FIG. 17 shows a wireless device being moved between two positions, 1750′ and 1750″ according to a pattern communicated by information that is audible to authorized user 1730. FIG. 16 shows, as one alternative, visual communication of information. However, any mechanism to communicate information in a form obtainable only in proximity to the existing network device may be suitable for use in the invention. Moreover, the invention is not limited to moving a wireless device between two positions. An action described to an authorized user may involve motion of the device between any number of positions.

In the embodiments illustrated, information is communicated audibly or visibly to an authorized user within a defined proximity of an established network device. This information is intended to be obtainable only by authorized users proximate to be established network device. While one could envision scenarios in which an unauthorized user 1644 could take extensive measures to gain access to the information within room 1610, such as through the use of sophisticated eavesdropping equipment, the information is deemed obtainable only proximate the first device, because, without using such extraordinary measures, it is not available.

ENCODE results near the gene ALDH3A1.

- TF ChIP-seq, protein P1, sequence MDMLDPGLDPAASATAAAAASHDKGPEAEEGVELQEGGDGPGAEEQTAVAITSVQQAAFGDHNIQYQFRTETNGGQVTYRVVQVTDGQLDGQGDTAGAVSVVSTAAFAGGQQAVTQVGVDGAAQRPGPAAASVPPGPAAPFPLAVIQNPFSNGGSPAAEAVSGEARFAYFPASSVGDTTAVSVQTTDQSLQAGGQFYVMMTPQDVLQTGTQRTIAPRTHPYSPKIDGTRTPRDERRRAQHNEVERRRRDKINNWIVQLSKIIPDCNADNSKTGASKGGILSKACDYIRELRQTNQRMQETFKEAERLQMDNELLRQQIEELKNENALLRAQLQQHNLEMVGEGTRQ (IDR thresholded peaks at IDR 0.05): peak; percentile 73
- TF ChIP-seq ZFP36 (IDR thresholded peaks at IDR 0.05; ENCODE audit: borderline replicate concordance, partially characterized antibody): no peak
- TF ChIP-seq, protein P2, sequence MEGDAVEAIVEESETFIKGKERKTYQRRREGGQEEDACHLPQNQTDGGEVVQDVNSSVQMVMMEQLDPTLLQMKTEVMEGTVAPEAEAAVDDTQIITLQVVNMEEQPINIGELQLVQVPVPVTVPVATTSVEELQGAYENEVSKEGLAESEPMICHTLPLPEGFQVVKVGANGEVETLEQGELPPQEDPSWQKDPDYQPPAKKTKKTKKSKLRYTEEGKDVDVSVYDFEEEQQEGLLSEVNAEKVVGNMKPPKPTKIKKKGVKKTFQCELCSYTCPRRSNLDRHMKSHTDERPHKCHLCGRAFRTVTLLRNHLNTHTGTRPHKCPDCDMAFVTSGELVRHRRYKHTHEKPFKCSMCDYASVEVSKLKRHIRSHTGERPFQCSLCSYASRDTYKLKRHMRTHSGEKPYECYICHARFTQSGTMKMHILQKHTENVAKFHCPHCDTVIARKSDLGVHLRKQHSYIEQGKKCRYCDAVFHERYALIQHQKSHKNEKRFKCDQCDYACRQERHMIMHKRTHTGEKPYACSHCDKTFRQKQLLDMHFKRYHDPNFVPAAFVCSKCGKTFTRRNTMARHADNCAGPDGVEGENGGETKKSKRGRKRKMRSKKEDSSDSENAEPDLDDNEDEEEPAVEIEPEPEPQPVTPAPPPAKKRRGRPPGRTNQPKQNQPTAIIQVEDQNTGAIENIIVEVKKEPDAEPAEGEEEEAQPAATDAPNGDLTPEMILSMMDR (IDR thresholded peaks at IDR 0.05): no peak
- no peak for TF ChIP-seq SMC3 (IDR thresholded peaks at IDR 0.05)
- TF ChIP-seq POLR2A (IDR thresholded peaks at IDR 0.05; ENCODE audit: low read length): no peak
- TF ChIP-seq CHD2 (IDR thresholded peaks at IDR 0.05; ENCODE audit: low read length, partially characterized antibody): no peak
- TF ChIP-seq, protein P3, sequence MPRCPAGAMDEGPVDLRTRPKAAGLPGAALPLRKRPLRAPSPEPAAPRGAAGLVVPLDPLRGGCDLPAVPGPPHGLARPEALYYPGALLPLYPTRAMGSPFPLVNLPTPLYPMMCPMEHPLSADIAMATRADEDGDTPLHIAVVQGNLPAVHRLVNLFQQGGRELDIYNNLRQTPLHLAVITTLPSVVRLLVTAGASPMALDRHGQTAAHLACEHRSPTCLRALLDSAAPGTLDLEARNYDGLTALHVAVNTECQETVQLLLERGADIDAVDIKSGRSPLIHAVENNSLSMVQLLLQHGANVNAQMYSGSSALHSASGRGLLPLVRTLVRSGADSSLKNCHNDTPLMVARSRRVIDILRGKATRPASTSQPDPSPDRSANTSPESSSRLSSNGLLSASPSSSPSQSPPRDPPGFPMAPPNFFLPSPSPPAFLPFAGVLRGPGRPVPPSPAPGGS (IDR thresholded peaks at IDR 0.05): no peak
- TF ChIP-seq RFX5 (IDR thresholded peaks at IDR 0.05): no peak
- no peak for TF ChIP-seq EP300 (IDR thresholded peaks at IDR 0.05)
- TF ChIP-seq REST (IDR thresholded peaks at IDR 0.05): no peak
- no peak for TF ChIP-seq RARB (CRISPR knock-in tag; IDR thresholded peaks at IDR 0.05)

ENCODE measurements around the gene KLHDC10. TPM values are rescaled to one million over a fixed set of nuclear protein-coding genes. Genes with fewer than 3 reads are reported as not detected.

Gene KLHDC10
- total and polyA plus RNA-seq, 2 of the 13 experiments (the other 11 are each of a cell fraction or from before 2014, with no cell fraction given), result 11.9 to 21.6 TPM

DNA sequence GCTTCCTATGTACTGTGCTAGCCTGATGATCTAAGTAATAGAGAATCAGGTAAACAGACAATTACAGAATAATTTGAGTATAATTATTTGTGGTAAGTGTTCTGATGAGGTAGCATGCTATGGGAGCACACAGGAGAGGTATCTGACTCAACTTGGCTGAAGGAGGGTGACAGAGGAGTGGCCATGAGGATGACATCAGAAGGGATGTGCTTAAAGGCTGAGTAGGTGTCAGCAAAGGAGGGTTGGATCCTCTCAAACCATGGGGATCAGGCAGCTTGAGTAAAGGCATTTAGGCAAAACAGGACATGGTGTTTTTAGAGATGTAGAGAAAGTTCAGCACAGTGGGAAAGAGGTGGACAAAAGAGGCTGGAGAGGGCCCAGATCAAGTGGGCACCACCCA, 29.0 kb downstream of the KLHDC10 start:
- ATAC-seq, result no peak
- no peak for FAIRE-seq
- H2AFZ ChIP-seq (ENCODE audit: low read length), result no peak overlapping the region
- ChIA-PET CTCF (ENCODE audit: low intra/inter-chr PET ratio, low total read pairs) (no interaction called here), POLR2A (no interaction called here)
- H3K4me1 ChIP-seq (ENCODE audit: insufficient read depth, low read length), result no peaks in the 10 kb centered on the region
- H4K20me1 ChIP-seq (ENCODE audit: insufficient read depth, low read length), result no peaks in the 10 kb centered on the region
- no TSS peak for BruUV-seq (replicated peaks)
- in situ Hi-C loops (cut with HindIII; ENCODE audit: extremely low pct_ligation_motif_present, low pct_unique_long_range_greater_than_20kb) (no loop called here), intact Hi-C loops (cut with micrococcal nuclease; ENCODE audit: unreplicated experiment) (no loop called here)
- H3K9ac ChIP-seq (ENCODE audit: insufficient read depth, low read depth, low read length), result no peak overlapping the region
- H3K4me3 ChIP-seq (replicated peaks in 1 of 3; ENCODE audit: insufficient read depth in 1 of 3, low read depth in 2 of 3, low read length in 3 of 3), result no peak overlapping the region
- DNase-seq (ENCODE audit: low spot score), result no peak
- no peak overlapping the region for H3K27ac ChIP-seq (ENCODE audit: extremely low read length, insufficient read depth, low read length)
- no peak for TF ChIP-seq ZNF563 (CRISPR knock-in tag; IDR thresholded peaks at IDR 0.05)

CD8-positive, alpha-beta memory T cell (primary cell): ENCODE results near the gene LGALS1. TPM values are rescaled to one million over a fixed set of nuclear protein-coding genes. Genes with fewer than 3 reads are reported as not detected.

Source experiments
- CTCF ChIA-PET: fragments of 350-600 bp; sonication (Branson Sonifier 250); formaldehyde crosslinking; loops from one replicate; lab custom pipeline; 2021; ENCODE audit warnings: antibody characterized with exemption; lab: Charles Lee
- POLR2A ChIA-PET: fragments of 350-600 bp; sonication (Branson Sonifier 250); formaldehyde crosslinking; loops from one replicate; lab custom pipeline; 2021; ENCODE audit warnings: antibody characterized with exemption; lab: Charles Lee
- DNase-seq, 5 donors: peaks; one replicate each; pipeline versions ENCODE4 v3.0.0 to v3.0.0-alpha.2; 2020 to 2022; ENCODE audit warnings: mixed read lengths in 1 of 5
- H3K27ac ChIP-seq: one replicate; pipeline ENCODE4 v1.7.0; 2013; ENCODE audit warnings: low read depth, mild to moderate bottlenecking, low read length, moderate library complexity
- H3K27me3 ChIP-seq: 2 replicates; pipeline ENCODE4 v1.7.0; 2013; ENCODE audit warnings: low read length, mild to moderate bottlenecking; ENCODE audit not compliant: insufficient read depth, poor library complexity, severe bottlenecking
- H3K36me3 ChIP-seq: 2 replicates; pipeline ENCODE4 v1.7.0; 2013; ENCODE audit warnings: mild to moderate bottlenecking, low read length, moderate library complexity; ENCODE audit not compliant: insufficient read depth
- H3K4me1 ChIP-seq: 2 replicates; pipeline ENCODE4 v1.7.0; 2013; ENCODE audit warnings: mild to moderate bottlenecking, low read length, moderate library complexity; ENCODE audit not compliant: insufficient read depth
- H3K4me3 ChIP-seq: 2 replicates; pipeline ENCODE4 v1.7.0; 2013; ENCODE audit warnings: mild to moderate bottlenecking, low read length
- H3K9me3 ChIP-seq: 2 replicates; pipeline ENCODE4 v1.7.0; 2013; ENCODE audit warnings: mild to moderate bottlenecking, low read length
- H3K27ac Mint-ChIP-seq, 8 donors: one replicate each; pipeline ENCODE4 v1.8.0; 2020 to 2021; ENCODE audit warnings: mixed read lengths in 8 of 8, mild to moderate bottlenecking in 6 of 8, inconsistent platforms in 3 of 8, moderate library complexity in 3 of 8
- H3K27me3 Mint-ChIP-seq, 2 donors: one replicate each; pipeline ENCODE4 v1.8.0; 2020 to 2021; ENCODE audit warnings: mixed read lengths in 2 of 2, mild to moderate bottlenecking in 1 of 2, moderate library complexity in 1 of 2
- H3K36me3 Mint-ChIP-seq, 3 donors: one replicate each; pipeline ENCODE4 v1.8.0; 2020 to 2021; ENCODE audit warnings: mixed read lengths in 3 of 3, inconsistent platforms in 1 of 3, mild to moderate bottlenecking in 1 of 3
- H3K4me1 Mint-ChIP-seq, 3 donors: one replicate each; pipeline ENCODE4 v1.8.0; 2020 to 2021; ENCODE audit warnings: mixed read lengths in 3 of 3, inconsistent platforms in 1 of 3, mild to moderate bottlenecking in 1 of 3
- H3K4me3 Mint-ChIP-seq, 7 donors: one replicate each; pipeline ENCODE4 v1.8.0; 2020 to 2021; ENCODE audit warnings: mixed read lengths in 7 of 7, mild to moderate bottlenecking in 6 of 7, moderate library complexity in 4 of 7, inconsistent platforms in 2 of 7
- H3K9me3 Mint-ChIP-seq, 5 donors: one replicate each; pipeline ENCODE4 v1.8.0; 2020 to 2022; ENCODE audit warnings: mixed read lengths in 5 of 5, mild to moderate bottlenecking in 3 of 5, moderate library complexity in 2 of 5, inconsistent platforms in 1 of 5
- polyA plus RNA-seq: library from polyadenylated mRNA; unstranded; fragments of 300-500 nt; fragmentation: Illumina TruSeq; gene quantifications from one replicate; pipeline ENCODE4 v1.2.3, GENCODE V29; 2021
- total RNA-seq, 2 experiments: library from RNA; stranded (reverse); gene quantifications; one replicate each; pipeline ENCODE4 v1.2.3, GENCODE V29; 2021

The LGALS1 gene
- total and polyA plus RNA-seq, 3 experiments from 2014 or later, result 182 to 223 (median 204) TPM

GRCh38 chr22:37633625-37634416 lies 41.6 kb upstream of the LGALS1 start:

Having thus described several aspects of at least one embodiment of this invention, it is to be appreciated that various alterations, modifications, and improvements will readily occur to those skilled in the art. For example, embodiments are described in which a connecting network device is moved into close proximity with an established network device. However, it is not a requirement of the invention that the connecting network device be movable. The established network device or a proxy for the established network device may be movable. Alternatively, both the established network device and connecting network device may be positioned in close proximity that avoids the need for repositioning either device to allow communication in a low power mode.